A Walk on Hameldown

Last week, in between downpours, I took the dog for a quick walk up the hill outside the village…

I hadn’t planned to go far, but when I reached the top it was so nice in the wind and the autumn sunshine that I kept going. I ended up walking right along the back of Hameldown hill, much to Frodo’s delight.

I always wonder about these old posts, which are dotted all over the top of Hameldown.  I’ve read that they were erected in the war to stop German gliders landing and were originally much bigger, with barbed wire strung between – but why would you land a glider on top of Hameldown? It’s a big old boggy hill in the middle of nowhere. Anyway, they look very good, standing there in the wind and weather.

Looking north west from the summit. In the sunlight over there are Kes Tor and Batworthy, one of my favourite parts of the moor.

Coming down off the northern end of Hameldown, I passed this monument to the crew of an RAF bomber which crashed there during the war.

At Natsworthy, the storms hadn’t quite stripped the last of the autumn leaves off the beech trees. Sarah and I were staying at Wooder Manor, a bit further down the valley, when I started writing Mortal Engines, and this is where Tom Natsworthy’s name came from.)
And from Natsworthy it was a pretty easy stroll back down the lanes in the evening sunlight.

4 Comments

  1. Flo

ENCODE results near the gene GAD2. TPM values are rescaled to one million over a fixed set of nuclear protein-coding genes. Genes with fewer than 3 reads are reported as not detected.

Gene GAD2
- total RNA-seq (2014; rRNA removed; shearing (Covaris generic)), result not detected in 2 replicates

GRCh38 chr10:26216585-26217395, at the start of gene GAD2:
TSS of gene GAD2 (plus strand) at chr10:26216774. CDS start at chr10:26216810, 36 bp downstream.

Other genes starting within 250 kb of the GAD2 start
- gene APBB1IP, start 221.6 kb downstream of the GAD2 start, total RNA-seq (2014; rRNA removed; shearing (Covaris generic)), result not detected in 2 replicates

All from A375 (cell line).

Nov 05, 2013 @ 23:23:13

    Hi
    I was just browsing the daily mail website (awful guilty pleasure) and there was an article on there about the suggestion made by an architect to build moving cities on caterpillar tracks. (http://www.dailymail.co.uk/sciencetech/article-2487861/The-city-LEGS-Amazing-plans-eco-friendly-walking-metropolis-search-better-jobs-scenery.html)
    The autocad drawings stirred something in my memory and after about 5 minutes of intense thinking/trying to not think about it in the hope I would remember, 'mortal engines' finally came into my head. I read your wonderful books as they were released (I'm now 20) and they really were some of my favourites. I've just been browsing the wiki pages for each one reminding myself of the characters. Then I came on your blog and saw these lovely pictures of the countryside – I'm currently studying abroad in America and miss England very much – so just wanted to say thank you for both the books and these photos!
    Flo Page

    Reply

  2. Philip Reeve
    Nov 07, 2013 @ 09:04:10

    Thanks Flo! Yes, a couple of people have sent me links to that, and it's uncannily Mortal Engines-ish: I must put it up here on the blog when I find the time – though I'm quite enjoying having that picture of Hameldown on the front page at the moment. I hope your studies are going well over there.

    Reply

  3. Jack
    Nov 07, 2013 @ 13:30:52

    It is so pretty there. It kind of looks like the moor from the Hound of the Baskervilles book. (Show versions I guess) only greener.

    Reply

  4. Philip Reeve
    Nov 08, 2013 @ 09:15:45

    Hi Jack. It is! The Hound of the Baskervilles is set on Dartmoor, and various versions have been filmed here. The updated BBC version with Benedict Cumberbatch shot just up the road from our house – they drive past the end of our lane at one point. (And the reason it's green is that it rains ALL THE TIME.)

    Reply

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